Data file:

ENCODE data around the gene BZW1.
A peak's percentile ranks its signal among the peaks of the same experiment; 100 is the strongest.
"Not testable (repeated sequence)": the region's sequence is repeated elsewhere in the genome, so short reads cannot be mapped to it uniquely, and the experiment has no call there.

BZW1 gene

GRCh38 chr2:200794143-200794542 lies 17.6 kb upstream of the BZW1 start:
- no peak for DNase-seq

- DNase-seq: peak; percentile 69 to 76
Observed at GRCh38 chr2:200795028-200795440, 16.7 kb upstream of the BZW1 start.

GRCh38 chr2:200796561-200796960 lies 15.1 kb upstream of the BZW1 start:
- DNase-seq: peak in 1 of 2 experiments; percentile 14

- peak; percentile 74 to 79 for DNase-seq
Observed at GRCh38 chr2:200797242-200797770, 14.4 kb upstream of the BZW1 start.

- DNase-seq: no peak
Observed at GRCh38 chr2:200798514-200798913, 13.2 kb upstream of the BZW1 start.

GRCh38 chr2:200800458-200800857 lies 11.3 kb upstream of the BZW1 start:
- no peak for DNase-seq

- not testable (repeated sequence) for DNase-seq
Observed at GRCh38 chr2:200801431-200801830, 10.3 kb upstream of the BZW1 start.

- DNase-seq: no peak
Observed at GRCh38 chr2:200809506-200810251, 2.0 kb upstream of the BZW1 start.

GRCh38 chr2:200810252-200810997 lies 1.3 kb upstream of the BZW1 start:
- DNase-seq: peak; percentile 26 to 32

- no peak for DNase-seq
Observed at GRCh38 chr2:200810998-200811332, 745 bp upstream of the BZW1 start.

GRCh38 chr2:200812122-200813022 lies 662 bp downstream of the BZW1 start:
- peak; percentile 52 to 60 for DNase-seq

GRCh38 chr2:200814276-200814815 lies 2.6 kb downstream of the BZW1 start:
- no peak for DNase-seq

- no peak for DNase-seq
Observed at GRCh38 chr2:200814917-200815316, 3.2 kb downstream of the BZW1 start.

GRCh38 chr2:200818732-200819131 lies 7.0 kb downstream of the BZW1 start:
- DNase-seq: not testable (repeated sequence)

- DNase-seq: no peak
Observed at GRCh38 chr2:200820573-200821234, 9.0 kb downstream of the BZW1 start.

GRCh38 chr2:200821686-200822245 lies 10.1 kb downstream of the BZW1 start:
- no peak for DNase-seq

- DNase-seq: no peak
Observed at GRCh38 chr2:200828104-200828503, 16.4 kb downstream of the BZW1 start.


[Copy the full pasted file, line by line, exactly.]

ENCODE data around the gene BZW1.
A peak's percentile ranks its signal among the peaks of the same experiment; 100 is the strongest.
"Not testable (repeated sequence)": the region's sequence is repeated elsewhere in the genome, so short reads cannot be mapped to it uniquely, and the experiment has no call there.

BZW1 gene

GRCh38 chr2:200794143-200794542 lies 17.6 kb upstream of the BZW1 start:
- no peak for DNase-seq

- DNase-seq: peak; percentile 69 to 76
Observed at GRCh38 chr2:200795028-200795440, 16.7 kb upstream of the BZW1 start.

GRCh38 chr2:200796561-200796960 lies 15.1 kb upstream of the BZW1 start:
- DNase-seq: peak in 1 of 2 experiments; percentile 14

- peak; percentile 74 to 79 for DNase-seq
Observed at GRCh38 chr2:200797242-200797770, 14.4 kb upstream of the BZW1 start.

- DNase-seq: no peak
Observed at GRCh38 chr2:200798514-200798913, 13.2 kb upstream of the BZW1 start.

GRCh38 chr2:200800458-200800857 lies 11.3 kb upstream of the BZW1 start:
- no peak for DNase-seq

- not testable (repeated sequence) for DNase-seq
Observed at GRCh38 chr2:200801431-200801830, 10.3 kb upstream of the BZW1 start.

- DNase-seq: no peak
Observed at GRCh38 chr2:200809506-200810251, 2.0 kb upstream of the BZW1 start.

GRCh38 chr2:200810252-200810997 lies 1.3 kb upstream of the BZW1 start:
- DNase-seq: peak; percentile 26 to 32

- no peak for DNase-seq
Observed at GRCh38 chr2:200810998-200811332, 745 bp upstream of the BZW1 start.

GRCh38 chr2:200812122-200813022 lies 662 bp downstream of the BZW1 start:
- peak; percentile 52 to 60 for DNase-seq

GRCh38 chr2:200814276-200814815 lies 2.6 kb downstream of the BZW1 start:
- no peak for DNase-seq

- no peak for DNase-seq
Observed at GRCh38 chr2:200814917-200815316, 3.2 kb downstream of the BZW1 start.

GRCh38 chr2:200818732-200819131 lies 7.0 kb downstream of the BZW1 start:
- DNase-seq: not testable (repeated sequence)

- DNase-seq: no peak
Observed at GRCh38 chr2:200820573-200821234, 9.0 kb downstream of the BZW1 start.

GRCh38 chr2:200821686-200822245 lies 10.1 kb downstream of the BZW1 start:
- no peak for DNase-seq

- DNase-seq: no peak
Observed at GRCh38 chr2:200828104-200828503, 16.4 kb downstream of the BZW1 start.